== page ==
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to make them look more structured. On the other hand, round edged sofas and ottomans can pull off florals and tribal prints for a whimsical, old-school vibe. Sometimes rounder and abstract furniture require some fabric manipulation to fit their form snugly. In such a case, it is wise to use solid coloured fabrics to pleat, tuft, quilt and stitch to create different patterns. A quick tip is to ensure that the patterns align well on edges and corners, and that colours and textures work well together. Also, consider the proportions of the space when picking a pattern for upholstery. Bold patterns fit well in large rooms while intricate and smaller patterns are appropriate and proportionate in smaller spaces. Mixing patterns is a good idea when you start with complex designs and work simpler designs around them. Compliment by adding more colour with accent chairs and accessories, changing the look of the furniture or otherwise boring sofa. Many people stay away from bold patterns for the upholstery fabric and prefer to use throw cushions as accessories which amp up the entire look. There is no limit in the variety of different textures available today. Just remember that your upholstery will be consistently compressed and do not use overly dimensional texture as it will be altered with time. And if you’re not limited to the fabrics in the store and open to experiment, consider unconventional materials such as vintage blankets, rugs like kilim, especially paired up with traditional or accent piece of furniture. DESIGN STYLE from assigning the right fabric, draping style, textures and patterns to a piece, upholstery fabrics are vital in creating different themes in a space. Historic furniture is the best example to infer the right upholstery for the right design style. For example, silk appears formal and can be used on furniture in a traditional, elegant set-up. An English sofa or camelback can pull off a traditional fabric like damask. Linen, on the other hand, is casual and works best on modern furniture.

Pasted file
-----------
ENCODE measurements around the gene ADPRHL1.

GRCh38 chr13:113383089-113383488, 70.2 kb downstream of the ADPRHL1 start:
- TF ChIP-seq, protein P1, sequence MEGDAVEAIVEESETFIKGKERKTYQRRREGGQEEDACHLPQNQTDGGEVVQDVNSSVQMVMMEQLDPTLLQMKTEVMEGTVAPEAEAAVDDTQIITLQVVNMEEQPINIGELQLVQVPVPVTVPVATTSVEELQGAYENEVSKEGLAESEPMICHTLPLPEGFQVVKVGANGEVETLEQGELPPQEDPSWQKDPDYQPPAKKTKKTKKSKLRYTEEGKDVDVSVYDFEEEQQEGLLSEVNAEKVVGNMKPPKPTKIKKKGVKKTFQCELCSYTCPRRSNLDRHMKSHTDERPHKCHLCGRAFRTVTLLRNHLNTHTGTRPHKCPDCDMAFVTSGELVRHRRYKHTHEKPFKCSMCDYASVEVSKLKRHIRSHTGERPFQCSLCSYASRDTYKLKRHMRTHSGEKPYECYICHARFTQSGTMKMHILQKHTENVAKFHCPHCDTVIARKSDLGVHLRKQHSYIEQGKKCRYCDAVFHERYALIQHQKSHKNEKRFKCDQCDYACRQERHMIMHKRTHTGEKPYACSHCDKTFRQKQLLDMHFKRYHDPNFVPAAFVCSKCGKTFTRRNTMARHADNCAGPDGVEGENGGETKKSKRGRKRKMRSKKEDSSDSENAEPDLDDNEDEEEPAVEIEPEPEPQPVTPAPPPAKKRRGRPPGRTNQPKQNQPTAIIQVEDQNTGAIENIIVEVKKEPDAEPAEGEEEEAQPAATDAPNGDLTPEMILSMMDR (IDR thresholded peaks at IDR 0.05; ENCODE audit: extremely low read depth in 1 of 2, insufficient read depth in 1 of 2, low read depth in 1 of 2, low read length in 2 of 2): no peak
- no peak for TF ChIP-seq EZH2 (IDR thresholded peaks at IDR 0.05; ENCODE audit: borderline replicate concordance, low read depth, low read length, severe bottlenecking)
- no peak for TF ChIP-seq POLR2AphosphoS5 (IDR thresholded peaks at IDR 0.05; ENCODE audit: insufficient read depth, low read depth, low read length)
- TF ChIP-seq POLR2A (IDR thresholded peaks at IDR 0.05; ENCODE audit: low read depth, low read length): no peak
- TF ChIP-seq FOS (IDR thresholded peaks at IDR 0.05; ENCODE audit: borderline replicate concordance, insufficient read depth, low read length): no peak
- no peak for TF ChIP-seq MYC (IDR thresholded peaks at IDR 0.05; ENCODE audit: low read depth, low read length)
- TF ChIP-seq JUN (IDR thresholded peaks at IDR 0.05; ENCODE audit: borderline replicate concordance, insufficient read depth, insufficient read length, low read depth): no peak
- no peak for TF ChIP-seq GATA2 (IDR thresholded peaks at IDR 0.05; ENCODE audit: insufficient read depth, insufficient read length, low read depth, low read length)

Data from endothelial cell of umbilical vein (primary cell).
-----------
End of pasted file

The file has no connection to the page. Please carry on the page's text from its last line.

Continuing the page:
The simple, safe formula here would be to match traditional fabric with classic furniture pieces, modern fabrics with contemporary furniture and so on. However, a room can be made to look adventurous by mixing polar elements. If this helps echo your style and personality, then go for it. To adorn a space is to choreograph the perfect ensemble of products. The permutations are endless, but must eventually align with your requirements of comfort, aesthetics and durability. It is essential to see a large swatch of it to properly understand and make a connection of that fabric with your space.

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health has been a common topic of conversation with our family, friends and therapists. But how many of you have ever wondered about your pet’s mental health? Yes, your pet also suffers from mental stress and needs pampering and grooming sessions like most of us do. Dr Sandeep Yadav, Director, SKRD Veterinary Hospital, Gurugram, shares one such instance. He tells us that Fudge, a labrador and a dear pet of late actor Sushant Singh Rajput, has suffered

serious mental trauma after Rajput’s demise. Well, like humans there could be several reasons for a pet to be sad or mentally ill. These four-legged creatures crave freedom, a lot of patting, scratching and someone to play with. Similar to human babies, separation from their caretaker would make a pet sad. Other reasons could be constant physical pain, an underlying disease like epilepsy or various neurological disorders causing mental illness. So, all the dog dads and cat moms out there, keep a check on your paw-fect friend. Dr Yadav says, “Fear and phobias, emotional